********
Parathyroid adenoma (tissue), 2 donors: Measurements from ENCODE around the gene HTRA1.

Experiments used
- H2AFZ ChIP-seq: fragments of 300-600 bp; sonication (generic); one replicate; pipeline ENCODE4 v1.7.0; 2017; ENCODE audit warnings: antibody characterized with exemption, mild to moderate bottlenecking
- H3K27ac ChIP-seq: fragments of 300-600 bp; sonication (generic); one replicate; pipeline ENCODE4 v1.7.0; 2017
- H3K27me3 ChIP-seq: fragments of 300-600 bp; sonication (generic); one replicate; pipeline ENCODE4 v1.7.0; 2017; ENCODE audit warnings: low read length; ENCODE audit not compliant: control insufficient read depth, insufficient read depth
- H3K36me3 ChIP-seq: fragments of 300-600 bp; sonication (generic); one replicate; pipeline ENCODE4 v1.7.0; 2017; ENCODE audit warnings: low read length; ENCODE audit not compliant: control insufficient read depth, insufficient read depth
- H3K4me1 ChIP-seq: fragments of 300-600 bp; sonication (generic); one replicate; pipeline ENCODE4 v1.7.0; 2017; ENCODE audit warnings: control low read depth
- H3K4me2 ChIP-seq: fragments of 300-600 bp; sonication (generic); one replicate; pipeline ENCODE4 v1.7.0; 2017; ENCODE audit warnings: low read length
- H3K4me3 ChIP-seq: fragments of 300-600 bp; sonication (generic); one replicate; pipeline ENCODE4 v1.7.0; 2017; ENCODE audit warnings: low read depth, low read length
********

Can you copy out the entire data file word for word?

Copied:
Parathyroid adenoma (tissue), 2 donors: Measurements from ENCODE around the gene HTRA1.

Experiments used
- H2AFZ ChIP-seq: fragments of 300-600 bp; sonication (generic); one replicate; pipeline ENCODE4 v1.7.0; 2017; ENCODE audit warnings: antibody characterized with exemption, mild to moderate bottlenecking
- H3K27ac ChIP-seq: fragments of 300-600 bp; sonication (generic); one replicate; pipeline ENCODE4 v1.7.0; 2017
- H3K27me3 ChIP-seq: fragments of 300-600 bp; sonication (generic); one replicate; pipeline ENCODE4 v1.7.0; 2017; ENCODE audit warnings: low read length; ENCODE audit not compliant: control insufficient read depth, insufficient read depth
- H3K36me3 ChIP-seq: fragments of 300-600 bp; sonication (generic); one replicate; pipeline ENCODE4 v1.7.0; 2017; ENCODE audit warnings: low read length; ENCODE audit not compliant: control insufficient read depth, insufficient read depth
- H3K4me1 ChIP-seq: fragments of 300-600 bp; sonication (generic); one replicate; pipeline ENCODE4 v1.7.0; 2017; ENCODE audit warnings: control low read depth
- H3K4me2 ChIP-seq: fragments of 300-600 bp; sonication (generic); one replicate; pipeline ENCODE4 v1.7.0; 2017; ENCODE audit warnings: low read length
- H3K4me3 ChIP-seq: fragments of 300-600 bp; sonication (generic); one replicate; pipeline ENCODE4 v1.7.0; 2017; ENCODE audit warnings: low read depth, low read length